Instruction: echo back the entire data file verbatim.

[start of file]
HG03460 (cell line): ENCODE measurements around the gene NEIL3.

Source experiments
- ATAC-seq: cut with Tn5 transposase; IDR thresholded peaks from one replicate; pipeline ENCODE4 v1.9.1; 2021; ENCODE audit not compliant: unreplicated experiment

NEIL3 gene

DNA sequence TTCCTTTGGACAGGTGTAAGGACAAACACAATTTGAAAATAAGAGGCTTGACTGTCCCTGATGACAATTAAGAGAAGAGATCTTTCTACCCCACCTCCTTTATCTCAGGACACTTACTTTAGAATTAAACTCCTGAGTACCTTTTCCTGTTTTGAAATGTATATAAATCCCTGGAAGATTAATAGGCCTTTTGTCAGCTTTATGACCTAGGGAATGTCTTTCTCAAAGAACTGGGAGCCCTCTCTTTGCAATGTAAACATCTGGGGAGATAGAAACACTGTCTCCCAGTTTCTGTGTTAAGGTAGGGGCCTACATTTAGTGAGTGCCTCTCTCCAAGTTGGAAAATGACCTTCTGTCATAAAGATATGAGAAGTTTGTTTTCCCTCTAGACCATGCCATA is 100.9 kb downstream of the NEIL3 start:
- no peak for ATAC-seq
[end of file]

HG03460 (cell line): ENCODE measurements around the gene NEIL3.

Source experiments
- ATAC-seq: cut with Tn5 transposase; IDR thresholded peaks from one replicate; pipeline ENCODE4 v1.9.1; 2021; ENCODE audit not compliant: unreplicated experiment

NEIL3 gene

DNA sequence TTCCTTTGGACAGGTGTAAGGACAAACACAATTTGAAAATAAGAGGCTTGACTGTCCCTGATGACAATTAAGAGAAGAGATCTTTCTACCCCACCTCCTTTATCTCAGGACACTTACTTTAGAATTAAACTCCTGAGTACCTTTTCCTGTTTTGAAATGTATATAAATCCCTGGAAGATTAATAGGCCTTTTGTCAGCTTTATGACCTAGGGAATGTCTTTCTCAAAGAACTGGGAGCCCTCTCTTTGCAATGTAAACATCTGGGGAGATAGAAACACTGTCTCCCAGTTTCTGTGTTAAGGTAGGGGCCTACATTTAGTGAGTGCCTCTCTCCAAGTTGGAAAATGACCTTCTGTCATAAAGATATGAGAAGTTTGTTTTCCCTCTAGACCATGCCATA is 100.9 kb downstream of the NEIL3 start:
- no peak for ATAC-seq